Frank McCourt

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Introduction

(Contemporary Literary Criticism)

Frank McCourt Angela's Ashes

Awards: Pulitzer Prize for Biography, National Book Critics Circle Award

Born in Brooklyn, New York and raised in Ireland, McCourt is an American memoirist.

McCourt's childhood, recounted in his critically acclaimed autobiography, Angela's Ashes (1996), was so bleak and impoverished that the months he spent in a hospital recovering from typhoid fever seemed like a vacation. His parents, Malachy and Angela, were Irish immigrants who met and married in the slums of New York during the Depression; after several years and the births of several children, McCourt's father chose to move the family back to Ireland. It was an ill-fated decision: The fortunes of the family did not improve, largely due to Malachy's heavy drinking and inability to hold a job, and they found themselves living in an unheated room with no running water and the neighborhood latrine right next door. Despite the desperation that marks his story, McCourt writes of positive, even humorous, events along with the horrible. Malcolm Jones Jr. observed: "The genius of the book is that the tears and laughter are rarely separated by so much as a comma." Jones further praised McCourt for enabling readers to "care not just about little Frank but about his brothers, his mother and even his good-for-nothing father." Many critics have suggested that McCourt's storytelling ability is a legacy from his father, who often burst into the house in the middle of the night, having drunk his last penny at a local pub, and woke his sons to regale them with stories of Irish folk heroes and patriotic songs. Michiko Kakutani remarked: "With Angela's Ashes, [McCourt] has used the storytelling gifts he inherited from his father to write a book that redeems the pain of his early years with wit and compassion and grace." Kakutani noted that McCourt's affinity for descriptive prose "does for the town of Limerick what the young [James] Joyce did for Dublin: he conjures the place for us with such intimacy that we feel we've walked its streets and crawled its pubs." Although Angela's Ashes is filled with examples of typical Irish stereotypes—the drunken father, the mother burdened with too many children—critics felt McCourt successfully avoided reinforcing them. Nina King commented: "Angela's Ashes … confirms the stereotypes at the same time that it transcends them through the sharpness and precision of McCourt's observation and the wit and beauty of his prose."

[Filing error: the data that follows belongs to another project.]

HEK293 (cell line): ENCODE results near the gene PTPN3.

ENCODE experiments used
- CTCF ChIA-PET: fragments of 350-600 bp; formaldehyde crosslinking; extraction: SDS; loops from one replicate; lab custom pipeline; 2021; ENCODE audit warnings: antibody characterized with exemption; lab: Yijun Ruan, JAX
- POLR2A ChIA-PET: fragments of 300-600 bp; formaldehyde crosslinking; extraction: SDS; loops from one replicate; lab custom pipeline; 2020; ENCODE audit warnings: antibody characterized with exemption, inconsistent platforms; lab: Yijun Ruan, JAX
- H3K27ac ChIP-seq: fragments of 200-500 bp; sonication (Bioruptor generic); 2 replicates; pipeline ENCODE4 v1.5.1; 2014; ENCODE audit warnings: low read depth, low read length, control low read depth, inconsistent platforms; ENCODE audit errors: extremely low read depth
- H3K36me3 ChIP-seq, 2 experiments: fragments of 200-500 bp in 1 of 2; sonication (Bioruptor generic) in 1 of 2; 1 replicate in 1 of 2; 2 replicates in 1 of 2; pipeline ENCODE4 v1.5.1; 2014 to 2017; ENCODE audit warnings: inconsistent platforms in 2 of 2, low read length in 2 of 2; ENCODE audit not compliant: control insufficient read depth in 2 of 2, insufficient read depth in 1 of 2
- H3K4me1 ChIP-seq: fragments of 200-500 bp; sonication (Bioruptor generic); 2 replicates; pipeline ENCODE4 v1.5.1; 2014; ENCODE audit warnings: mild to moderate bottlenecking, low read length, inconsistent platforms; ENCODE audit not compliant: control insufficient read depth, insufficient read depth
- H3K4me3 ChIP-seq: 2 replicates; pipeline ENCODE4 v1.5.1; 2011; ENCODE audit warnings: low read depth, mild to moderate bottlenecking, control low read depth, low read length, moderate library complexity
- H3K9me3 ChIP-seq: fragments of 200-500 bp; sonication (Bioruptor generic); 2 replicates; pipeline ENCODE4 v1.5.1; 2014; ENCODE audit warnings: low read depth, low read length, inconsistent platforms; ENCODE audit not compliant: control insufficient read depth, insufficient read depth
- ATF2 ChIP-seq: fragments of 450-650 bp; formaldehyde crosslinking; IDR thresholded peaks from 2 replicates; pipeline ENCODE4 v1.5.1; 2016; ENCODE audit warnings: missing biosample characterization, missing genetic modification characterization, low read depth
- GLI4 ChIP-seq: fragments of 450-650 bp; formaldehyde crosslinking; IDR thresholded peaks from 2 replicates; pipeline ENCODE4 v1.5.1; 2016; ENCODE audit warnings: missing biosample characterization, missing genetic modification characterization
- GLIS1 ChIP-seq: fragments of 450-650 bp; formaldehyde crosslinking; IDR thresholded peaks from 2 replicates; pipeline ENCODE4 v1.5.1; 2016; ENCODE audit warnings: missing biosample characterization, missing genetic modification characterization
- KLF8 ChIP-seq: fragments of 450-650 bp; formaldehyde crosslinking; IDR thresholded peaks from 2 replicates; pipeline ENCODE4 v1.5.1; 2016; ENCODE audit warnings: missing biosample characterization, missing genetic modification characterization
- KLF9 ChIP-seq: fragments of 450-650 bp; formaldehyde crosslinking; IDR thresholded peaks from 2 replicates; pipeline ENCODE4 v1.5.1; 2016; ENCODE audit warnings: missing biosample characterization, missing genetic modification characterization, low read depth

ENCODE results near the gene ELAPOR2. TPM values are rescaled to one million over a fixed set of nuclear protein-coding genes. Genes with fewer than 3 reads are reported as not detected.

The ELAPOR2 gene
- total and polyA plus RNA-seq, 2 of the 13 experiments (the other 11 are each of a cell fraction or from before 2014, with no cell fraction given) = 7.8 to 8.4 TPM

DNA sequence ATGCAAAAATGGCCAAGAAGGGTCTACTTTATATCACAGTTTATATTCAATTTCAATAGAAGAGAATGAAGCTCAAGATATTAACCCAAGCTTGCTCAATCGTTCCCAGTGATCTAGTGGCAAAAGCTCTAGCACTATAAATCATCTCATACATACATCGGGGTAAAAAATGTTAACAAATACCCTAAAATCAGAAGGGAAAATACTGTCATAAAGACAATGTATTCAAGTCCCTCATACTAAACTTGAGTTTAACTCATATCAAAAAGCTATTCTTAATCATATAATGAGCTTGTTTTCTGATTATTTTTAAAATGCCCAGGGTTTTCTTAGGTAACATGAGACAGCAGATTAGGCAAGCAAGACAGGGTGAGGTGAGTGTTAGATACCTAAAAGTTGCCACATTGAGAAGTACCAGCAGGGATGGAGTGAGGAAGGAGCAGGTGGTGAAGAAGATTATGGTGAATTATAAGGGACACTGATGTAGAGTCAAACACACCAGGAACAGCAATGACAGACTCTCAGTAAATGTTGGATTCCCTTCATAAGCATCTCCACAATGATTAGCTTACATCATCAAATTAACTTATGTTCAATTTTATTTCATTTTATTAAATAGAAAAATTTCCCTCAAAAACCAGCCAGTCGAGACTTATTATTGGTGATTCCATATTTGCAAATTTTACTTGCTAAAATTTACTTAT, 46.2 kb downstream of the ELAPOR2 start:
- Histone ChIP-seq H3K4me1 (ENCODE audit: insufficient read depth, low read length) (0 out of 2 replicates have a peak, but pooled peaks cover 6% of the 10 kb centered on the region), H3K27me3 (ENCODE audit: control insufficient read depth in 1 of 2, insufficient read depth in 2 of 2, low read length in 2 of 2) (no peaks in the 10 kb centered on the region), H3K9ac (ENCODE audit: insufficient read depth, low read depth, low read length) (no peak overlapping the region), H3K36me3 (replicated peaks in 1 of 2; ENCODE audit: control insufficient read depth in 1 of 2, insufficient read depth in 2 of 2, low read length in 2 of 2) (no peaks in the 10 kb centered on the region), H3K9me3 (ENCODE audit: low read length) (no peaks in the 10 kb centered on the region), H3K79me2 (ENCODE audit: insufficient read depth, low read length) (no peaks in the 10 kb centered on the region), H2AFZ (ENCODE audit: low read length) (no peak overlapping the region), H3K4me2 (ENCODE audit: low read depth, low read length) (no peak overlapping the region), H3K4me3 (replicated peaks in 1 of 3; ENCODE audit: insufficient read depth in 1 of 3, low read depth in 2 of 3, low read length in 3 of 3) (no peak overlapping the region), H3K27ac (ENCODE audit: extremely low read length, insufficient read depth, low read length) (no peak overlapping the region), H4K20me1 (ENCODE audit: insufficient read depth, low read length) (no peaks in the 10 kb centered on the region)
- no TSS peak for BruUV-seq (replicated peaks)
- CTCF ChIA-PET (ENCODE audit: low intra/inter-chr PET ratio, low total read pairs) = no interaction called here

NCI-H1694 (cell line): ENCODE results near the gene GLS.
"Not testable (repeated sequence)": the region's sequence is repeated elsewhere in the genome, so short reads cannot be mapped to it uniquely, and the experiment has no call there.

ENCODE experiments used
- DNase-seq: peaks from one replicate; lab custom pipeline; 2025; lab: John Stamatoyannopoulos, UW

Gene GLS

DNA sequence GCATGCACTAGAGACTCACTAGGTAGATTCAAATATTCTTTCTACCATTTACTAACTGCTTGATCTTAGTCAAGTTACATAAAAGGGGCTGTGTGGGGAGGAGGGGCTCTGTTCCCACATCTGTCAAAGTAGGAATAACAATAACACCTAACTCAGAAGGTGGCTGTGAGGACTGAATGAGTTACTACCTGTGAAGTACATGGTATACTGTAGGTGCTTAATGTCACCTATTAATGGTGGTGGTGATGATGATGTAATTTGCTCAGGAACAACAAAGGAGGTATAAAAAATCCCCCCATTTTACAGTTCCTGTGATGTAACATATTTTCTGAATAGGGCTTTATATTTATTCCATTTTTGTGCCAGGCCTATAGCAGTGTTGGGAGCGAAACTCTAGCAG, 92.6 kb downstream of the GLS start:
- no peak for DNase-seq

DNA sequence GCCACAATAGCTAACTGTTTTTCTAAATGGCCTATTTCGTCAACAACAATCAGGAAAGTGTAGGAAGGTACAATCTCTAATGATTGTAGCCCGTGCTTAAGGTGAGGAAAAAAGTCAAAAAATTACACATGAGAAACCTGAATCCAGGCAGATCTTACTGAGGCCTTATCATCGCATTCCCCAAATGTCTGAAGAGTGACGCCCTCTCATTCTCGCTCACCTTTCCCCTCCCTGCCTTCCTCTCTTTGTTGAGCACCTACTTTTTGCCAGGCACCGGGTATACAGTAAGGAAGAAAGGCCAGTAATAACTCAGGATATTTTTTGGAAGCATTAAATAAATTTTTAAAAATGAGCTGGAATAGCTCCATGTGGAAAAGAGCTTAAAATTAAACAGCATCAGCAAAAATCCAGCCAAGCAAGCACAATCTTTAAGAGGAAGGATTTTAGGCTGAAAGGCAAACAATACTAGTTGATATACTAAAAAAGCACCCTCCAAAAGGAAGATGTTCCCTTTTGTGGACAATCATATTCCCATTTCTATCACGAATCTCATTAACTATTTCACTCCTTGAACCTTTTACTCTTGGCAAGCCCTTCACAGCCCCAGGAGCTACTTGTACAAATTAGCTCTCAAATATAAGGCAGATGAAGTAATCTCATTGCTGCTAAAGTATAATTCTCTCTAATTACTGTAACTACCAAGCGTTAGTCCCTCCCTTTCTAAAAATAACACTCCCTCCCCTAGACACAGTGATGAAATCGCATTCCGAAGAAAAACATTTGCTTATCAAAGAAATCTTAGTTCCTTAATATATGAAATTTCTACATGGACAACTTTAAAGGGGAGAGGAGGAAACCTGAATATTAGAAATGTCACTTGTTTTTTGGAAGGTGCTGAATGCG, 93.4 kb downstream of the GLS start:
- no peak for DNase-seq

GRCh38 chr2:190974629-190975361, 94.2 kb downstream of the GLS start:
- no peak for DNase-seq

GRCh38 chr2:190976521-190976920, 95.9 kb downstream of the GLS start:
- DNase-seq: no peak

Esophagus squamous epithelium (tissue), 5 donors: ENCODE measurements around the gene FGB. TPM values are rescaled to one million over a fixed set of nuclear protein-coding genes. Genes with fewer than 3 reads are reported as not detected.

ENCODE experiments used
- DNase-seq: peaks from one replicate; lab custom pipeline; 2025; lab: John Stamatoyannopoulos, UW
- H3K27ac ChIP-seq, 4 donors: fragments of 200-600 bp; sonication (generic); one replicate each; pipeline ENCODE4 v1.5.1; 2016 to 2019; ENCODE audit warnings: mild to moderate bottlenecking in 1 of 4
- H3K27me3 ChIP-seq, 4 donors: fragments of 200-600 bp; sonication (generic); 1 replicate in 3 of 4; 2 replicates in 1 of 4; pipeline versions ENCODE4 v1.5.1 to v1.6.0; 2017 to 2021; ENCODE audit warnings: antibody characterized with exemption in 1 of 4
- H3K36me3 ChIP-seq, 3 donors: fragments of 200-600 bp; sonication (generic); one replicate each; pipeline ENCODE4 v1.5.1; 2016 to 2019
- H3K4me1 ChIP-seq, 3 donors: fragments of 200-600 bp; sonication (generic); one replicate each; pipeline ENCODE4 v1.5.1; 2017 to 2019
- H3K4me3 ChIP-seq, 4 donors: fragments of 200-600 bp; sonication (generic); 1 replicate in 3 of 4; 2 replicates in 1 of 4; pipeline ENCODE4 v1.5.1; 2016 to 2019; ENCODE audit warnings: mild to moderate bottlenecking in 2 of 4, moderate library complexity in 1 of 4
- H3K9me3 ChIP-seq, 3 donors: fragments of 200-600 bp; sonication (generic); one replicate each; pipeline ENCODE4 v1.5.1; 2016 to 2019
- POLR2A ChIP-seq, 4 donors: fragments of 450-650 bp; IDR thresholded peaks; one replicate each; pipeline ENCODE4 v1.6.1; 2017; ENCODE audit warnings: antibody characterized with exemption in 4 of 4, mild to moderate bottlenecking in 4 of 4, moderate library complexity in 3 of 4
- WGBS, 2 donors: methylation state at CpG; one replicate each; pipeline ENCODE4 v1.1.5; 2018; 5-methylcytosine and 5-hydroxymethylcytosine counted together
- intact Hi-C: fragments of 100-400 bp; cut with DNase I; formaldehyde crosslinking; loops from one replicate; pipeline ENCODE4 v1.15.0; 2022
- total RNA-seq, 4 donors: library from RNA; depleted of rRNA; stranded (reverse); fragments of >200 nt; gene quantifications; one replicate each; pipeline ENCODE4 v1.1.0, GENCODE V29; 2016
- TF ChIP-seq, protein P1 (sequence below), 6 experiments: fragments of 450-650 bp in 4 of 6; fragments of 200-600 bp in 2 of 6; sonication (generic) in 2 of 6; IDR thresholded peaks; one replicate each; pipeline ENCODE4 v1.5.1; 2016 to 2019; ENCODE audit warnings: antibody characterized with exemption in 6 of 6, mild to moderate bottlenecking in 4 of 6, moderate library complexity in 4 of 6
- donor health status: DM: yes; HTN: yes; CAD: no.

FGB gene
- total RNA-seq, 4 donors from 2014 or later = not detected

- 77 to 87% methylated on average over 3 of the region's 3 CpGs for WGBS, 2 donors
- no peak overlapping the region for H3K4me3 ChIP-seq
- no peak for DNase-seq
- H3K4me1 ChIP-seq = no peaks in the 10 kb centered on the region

Principal Works

(Contemporary Literary Criticism)

Angela's Ashes (memoir) 1996

Malcolm Jones Jr. (review date 2 September 1996)

(Contemporary Literary Criticism)

SOURCE: "Hard Luck, Good Tales," in Newsweek, September 2, 1996, pp. 68-9.

[In the review below, Jones praises McCourt's memoir but notes that the author's fast-paced narrative belies a desire to rid himself of his memories.]

In its barest outline, Frank McCourt's memoir, Angela's Ashes, looks like an encyclopedia of Irish cliché. His account of an impoverished Irish Catholic childhood gives us the drunken father bawling patriotic songs at all hours of the night, the poor sainted mother weeping by the fire and the wee lads without a crust between 'em. The odd thing is, while you're reading you hardly notice that some of this material has come your way before. Taking up the staples of Irish family sagas, McCourt uses virtuosic black humor and a natural-born storyteller's instincts to induce in his readers a blissful literary amnesia. By the time you're done, you've come to wonder if he didn't invent Ireland all by himself.

From the first page, it's easy to see why literary insiders have been buzzing about McCourt since early summer, after advance copies of his book started circulating and The New Yorker ran a long excerpt. Musical, intelligent, confiding, his confident voice belies the fact that this is the first book from a former New York City schoolteacher. "When I look back on my childhood I wonder how I survived at all," he writes. "It was, of course, a miserable childhood: the happy childhood is hardly worth your while. Worse than the ordinary miserable childhood is the miserable Irish...

(The entire section is 7,440 words.)